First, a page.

(Originally posted in SANS Cloud Security Blog)
While teaching 524 this week, the subject of VM cloning came up. Specifically, we were discussing the impact of cloning on how we apply security to our servers. The folks in class enjoyed the topic enough that I thought I would cover it here as well.
Gen2 Building and Auditing Servers
Back when we were building standalone servers, their deployment was not all that unlike how we copied books 1,000 years ago. An admin would configure the server, patch it, lock it down, and then auditors would ensure the server was built to company policy. While automated scripts may be used, there was always some amount of customization taking place, thus the need to audit the final product. Again, this process was pretty similar to how books were created back when scribes were performing the task, which required an in depth audit of every book if you wanted to maintain quality.
Gen3 Server Build and Auditing
With VM cloning, we can leverage a process that is more akin to using a photocopier. With a photocopier, you audit the master work. If that looks OK you can then print out copies en masse. Less auditing on the back end is required, as you are no longer looking for minor typos. Process issues will impact large portions of the final product, thus making them easier to detect. So less auditing is required than under the “Scribe” model, yet you still end up with a more consistent product.
With VM cloning, we start off by creating a VM that is considered our gold standard master. This is the VM that represents how we want all of our other servers to be configured. There could be a single gold master, and then scripts to configure it to each appropriate role (Web server, database server, etc.), or, more likely, we maintain a unique gold master for each server role within our environment.
Once the gold master is created, we audit it against our corporate standards. If the VM is deemed acceptable, we simply copy it every time we need a new server. What’s nice about this process is that if we need ten servers or 1,000, we can be sure that every server will be an identical copy, and thus compliant with corporate standards.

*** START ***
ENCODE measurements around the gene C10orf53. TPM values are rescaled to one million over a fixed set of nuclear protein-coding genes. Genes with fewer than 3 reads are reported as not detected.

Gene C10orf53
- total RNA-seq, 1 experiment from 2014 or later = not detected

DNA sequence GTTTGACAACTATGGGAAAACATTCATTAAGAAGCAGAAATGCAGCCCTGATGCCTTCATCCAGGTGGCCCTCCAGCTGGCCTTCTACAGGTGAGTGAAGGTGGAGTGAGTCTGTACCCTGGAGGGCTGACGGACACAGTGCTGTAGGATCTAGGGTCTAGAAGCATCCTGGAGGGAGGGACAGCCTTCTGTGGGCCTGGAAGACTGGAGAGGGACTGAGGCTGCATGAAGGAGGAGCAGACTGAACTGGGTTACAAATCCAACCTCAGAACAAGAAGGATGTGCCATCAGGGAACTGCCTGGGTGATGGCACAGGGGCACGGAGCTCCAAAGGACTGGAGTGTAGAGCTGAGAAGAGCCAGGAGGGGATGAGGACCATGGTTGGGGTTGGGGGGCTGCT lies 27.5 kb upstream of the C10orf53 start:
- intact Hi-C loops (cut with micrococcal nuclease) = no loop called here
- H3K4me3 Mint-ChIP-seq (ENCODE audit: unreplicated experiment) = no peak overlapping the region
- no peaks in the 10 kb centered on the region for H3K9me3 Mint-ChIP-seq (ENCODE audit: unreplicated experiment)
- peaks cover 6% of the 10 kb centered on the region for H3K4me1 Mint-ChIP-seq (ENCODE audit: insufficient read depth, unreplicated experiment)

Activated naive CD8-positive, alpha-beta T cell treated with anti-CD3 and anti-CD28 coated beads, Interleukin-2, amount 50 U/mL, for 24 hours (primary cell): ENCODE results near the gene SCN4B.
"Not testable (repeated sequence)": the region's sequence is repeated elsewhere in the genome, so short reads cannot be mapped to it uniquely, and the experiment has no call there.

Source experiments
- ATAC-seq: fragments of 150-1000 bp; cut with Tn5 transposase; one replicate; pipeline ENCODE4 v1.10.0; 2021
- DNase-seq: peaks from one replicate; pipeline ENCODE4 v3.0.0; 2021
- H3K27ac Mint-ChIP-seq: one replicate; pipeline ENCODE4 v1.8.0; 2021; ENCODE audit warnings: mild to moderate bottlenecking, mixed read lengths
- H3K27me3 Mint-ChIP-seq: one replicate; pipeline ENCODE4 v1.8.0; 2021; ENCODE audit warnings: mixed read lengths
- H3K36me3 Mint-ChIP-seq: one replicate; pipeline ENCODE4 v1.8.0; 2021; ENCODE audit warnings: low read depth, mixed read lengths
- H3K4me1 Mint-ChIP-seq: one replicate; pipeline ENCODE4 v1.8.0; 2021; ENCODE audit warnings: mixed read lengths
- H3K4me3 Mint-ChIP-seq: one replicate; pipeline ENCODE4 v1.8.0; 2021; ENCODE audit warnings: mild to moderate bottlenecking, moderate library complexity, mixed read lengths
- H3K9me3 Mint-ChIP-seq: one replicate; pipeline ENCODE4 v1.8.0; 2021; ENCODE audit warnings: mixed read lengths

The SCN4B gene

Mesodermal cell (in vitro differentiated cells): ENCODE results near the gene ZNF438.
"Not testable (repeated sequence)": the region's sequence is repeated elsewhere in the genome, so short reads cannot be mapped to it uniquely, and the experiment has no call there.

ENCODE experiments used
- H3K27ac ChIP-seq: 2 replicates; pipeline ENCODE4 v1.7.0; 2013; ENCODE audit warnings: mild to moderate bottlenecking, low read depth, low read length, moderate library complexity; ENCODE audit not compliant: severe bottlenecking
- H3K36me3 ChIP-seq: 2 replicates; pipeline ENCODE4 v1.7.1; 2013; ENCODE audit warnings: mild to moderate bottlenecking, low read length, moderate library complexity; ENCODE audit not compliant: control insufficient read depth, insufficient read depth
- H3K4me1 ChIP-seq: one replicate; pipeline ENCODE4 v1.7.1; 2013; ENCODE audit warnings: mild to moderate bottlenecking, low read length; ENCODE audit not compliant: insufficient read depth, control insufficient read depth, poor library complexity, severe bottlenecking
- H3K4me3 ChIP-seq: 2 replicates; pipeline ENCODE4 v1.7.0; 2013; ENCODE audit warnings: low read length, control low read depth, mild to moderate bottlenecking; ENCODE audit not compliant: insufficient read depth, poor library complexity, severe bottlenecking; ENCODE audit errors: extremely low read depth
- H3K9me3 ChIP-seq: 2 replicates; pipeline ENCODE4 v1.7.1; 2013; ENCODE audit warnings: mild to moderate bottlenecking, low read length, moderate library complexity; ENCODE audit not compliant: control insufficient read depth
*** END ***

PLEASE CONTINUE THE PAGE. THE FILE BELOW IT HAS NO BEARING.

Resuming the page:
Auditing clones brings some interesting possibilities as we are no longer auditing servers against the corporate standard, but against each other as well. For example, consider the following example:
Here we have a gold standard master VM that has been cloned 10 times to generate production servers. If we review the logs, we see one of those clones was logged into and the source got the log in name/password right on the first try. Should we be worried about this? Consider that all servers are supposed to be relatively identical. This means that if patches are required or additional lockdown steps have been added to our policy, we are not going to administrate each server manually, but rather update the gold standard and reburst out copies. In other words, there is no need for someone to log in to any of the production servers. So even though no password failures occurred, the above event is still highly suspicious. Now, ask yourself, if you are running a standalone server environment, would you even detect a suspicious log in that got it right on the first try?
Here’s another example:
Note that nine of my VM clones, as well as the gold master, are missing three security patches that have recently been made available by the vendor. Also note however, that one of my clones is fully patched and up to date. Again, this is suspicious because our process is to first patch the master and then reburst. It is quite possible that the fully patched server has been compromised and the attacker has applied the missing patches to ensure they do not lose ownership of the server to another script kiddie.
Note that our last two examples are what we call “positive exceptions”. In other words an event has been detected that is not necessarily bad, but because it is different than the rest of our environment, that makes it worth investigating further. For example back when we were running standalone servers we would probably never flag a server just because it is fully patched. With cloning however, it sticks out like a sore thumb.
I hear many folks exclaim “the cloud is insecure!” and I always try to balance that by saying “the cloud is different and requires a rethink of security”. The power of exception auditing within a group of clones is an excellent example of how we can actually apply better security with a cloud environment. As a bonus, that better security is even easier to apply. You just have to look at things a bit differently.